SINGAPORE (Apr 22): DBS Group Research has maintained Keppel Infrastructure Trust (KIT)’s “buy” rating with a lower target price of 54 cents, from 58 cents previously.

This comes on the back of KIT's unchanged 1Q2020 DPU of 0.93 cents from its financial results released Apr 20.

Despite the circumstances due to Covid-19 that led to KIT’s group revenue dropping 4% q-o-q to $406 million, the Trust managed to declare a steady distribution per unit (DPU) in 1Q2020, “in line with previous quarters”, said the report. This was due to the Trust’s sufficient cash buffer, as well as its other assets – including the Keppel Merlimau Cogen Plant (KMC) power plant – performing to full capacity.

However, the brokerage will be moderating its EBITDA – or earnings before interest, taxes, depreciation, and amortization – for FY20/21 by around “17% and 11% respectively, owing to the expected impact of the Covid-19 situation in Ixom in particular, including translation impact arising from a weaker Australian dollar,” says DBS analyst Suvro Sarkar.

Ixom’s revenue was also slightly lower seasonally due to a “sharp fall in caustic soda prices in FY19”. Demand would also be affected due to shutdowns in industries such as paper, pulp, and mining, which make up some of Ixom’s end-customers. That said, DBS feels the acquisition was a “step in the right direction” by KIT’s management, as Ixom, which is in the business of water treatment and chemical distribution in Australia and New Zealand, helps provide a much-needed diversification to KIT’s portfolio. “It diversifies the asset base, stabilises Net Asset Value (NAV) decline… and creates organic growth potential, which was largely missing till now,” says Sarkar.

“We believe there is room for yield compression to go below 7% levels once investors show renewed confidence in KIT’s credit profile and long-term cash flow sustainability,” he adds.

On the other hand, Basslink’s legal woes from 2018 that are due to be settled this year – over a six-month outage in 2016 – will not affect the Trust’s earnings.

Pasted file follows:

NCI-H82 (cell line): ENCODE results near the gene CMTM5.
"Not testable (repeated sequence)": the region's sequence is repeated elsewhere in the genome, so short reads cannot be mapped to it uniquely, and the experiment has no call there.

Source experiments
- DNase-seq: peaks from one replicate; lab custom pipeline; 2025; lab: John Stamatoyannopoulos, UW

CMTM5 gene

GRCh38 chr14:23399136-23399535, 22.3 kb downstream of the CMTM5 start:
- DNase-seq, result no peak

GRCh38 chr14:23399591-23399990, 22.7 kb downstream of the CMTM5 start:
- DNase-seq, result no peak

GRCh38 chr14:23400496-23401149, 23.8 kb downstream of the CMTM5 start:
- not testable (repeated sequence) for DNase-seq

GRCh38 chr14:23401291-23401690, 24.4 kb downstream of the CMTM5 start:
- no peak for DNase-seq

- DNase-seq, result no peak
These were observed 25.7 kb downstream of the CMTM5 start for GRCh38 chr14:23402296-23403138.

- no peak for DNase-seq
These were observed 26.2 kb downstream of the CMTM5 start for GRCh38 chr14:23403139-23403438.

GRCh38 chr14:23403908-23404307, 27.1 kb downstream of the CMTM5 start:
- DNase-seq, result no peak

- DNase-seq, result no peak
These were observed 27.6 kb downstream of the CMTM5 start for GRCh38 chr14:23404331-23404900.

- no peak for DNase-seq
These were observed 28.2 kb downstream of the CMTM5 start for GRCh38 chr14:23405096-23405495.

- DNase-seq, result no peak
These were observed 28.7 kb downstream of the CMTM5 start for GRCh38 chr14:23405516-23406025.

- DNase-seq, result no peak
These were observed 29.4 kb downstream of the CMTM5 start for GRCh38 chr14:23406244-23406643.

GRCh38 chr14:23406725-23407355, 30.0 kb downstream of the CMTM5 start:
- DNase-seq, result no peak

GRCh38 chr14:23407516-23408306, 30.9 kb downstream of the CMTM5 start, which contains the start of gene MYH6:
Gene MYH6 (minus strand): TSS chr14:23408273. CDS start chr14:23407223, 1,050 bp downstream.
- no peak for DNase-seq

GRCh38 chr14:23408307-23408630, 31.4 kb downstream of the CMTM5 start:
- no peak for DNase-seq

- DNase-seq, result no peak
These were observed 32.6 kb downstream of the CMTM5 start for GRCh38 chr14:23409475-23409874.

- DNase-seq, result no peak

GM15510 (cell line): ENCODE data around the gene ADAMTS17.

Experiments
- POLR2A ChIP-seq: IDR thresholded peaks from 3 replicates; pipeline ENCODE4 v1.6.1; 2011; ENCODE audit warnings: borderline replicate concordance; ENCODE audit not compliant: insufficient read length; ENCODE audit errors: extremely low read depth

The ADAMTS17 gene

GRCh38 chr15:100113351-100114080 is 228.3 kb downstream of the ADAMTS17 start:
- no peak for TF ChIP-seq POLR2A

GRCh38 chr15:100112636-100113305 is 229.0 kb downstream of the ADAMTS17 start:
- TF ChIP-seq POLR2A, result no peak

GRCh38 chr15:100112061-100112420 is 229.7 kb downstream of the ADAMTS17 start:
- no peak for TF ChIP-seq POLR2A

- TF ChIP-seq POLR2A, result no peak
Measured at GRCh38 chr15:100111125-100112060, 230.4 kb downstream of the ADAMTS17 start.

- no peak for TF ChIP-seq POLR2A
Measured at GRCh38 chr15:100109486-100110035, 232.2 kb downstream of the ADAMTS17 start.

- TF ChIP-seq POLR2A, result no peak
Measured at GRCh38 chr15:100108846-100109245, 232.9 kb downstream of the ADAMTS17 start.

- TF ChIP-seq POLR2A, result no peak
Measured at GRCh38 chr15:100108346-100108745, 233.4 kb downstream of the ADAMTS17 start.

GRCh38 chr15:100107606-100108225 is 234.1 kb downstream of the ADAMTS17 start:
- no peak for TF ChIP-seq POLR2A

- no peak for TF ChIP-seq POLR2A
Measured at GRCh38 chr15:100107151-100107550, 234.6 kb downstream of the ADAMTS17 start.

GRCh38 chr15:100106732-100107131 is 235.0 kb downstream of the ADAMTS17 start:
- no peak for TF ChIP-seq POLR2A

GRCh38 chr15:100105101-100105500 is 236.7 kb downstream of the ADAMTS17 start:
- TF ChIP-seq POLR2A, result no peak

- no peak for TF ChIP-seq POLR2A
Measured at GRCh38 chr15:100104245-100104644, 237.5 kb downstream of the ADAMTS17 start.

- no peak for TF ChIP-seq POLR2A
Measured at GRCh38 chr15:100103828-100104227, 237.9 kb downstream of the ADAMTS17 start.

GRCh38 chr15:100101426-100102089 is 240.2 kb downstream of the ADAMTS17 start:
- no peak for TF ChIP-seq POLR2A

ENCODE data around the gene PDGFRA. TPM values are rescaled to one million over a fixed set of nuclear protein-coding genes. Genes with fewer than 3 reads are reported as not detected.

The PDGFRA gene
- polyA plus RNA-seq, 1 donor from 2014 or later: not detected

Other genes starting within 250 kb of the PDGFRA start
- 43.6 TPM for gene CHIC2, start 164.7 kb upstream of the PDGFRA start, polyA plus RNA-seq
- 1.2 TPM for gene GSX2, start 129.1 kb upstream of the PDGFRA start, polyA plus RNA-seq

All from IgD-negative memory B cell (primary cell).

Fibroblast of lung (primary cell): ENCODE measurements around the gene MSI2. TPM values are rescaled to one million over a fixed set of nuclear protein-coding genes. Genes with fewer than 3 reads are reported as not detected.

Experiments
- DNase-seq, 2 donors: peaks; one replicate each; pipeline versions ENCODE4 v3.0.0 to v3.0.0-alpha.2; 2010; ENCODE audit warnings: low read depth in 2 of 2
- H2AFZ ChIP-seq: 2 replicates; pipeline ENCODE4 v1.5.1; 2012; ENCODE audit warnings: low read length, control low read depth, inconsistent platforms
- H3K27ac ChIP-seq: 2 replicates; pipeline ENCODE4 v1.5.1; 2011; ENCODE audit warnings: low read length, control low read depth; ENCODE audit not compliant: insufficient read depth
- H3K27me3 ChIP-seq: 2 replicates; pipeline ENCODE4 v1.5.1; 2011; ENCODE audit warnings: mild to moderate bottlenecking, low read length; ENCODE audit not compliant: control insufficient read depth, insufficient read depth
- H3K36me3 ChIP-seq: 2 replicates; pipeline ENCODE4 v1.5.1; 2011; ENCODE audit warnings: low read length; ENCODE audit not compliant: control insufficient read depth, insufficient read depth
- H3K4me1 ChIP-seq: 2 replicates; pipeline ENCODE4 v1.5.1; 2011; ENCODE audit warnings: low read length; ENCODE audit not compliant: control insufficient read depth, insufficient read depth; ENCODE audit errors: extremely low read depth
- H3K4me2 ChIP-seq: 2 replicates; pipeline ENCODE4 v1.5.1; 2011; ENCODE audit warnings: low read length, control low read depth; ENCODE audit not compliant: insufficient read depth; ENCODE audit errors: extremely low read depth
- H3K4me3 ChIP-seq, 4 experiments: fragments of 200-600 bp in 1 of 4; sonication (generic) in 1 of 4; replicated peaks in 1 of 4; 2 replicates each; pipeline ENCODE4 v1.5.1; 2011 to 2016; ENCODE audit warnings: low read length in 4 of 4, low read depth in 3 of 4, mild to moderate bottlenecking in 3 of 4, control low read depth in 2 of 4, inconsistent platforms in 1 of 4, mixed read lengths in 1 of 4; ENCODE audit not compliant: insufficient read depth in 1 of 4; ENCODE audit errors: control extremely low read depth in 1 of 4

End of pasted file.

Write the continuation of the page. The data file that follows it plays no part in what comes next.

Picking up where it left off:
“We expect that even in the worst-case scenario, KIT should not be liable to pay any damages as any claims against Basslink are ring-fenced at the Basslink level. In any case, KIT does not depend on cash flows from Basslink for current distributions, and project loans are also non-recourse to KIT,” says Sarkar.

On the whole, DBS takes a positive yet measured outlook to KIT’s FY20 revenue forecast, due to its sufficient cash flow and healthy balance sheet.

“With the divestment of its 51% stake in DC One to Keppel DC REIT in 4Q19, combined with the equity fund-raising (EFR) exercise and the perpetual securities issuance earlier in 2019, the Trust’s gearing profile further has improved significantly,” says Sarkar, noting that KIT’s net leverage had improved to “34% by end 1Q2020 from 41% at end FY18).

“This puts the Trust on a firm footing for the future. Even without raising new equity, the Trust can look to finance new acquisitions of around S$500m or more, given the debt headroom it now has,” he adds.

 “We do not forecast any impact on distributions in FY20/21, and expect KIT to maintain [its] 3.72-cent annual distributions as any minor distributable cash flow shortfall can be smoothed out by drawing down gross cash reserves on its balance sheet, which amounted to around S$442m as of end 1Q19,” he concludes.

As at 1.13pm, units in KIT are down 0.5 cents or 1.042% at 47.5 cents.